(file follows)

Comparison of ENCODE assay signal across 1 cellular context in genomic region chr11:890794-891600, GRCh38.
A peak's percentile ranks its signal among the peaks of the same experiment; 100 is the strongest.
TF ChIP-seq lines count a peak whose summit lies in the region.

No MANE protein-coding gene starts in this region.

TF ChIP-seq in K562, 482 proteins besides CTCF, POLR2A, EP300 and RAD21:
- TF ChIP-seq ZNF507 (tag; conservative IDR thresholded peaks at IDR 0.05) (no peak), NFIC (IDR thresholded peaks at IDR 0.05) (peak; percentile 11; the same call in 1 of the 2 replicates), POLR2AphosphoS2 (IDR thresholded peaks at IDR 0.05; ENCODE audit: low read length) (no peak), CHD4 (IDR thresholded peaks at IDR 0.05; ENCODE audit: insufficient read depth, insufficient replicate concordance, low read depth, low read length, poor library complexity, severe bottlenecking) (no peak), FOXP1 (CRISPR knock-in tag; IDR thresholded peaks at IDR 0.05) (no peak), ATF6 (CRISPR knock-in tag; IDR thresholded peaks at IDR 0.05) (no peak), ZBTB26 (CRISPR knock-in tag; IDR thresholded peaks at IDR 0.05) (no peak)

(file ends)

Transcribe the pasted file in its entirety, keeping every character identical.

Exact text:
Comparison of ENCODE assay signal across 1 cellular context in genomic region chr11:890794-891600, GRCh38.
A peak's percentile ranks its signal among the peaks of the same experiment; 100 is the strongest.
TF ChIP-seq lines count a peak whose summit lies in the region.

No MANE protein-coding gene starts in this region.

TF ChIP-seq in K562, 482 proteins besides CTCF, POLR2A, EP300 and RAD21:
- TF ChIP-seq ZNF507 (tag; conservative IDR thresholded peaks at IDR 0.05) (no peak), NFIC (IDR thresholded peaks at IDR 0.05) (peak; percentile 11; the same call in 1 of the 2 replicates), POLR2AphosphoS2 (IDR thresholded peaks at IDR 0.05; ENCODE audit: low read length) (no peak), CHD4 (IDR thresholded peaks at IDR 0.05; ENCODE audit: insufficient read depth, insufficient replicate concordance, low read depth, low read length, poor library complexity, severe bottlenecking) (no peak), FOXP1 (CRISPR knock-in tag; IDR thresholded peaks at IDR 0.05) (no peak), ATF6 (CRISPR knock-in tag; IDR thresholded peaks at IDR 0.05) (no peak), ZBTB26 (CRISPR knock-in tag; IDR thresholded peaks at IDR 0.05) (no peak)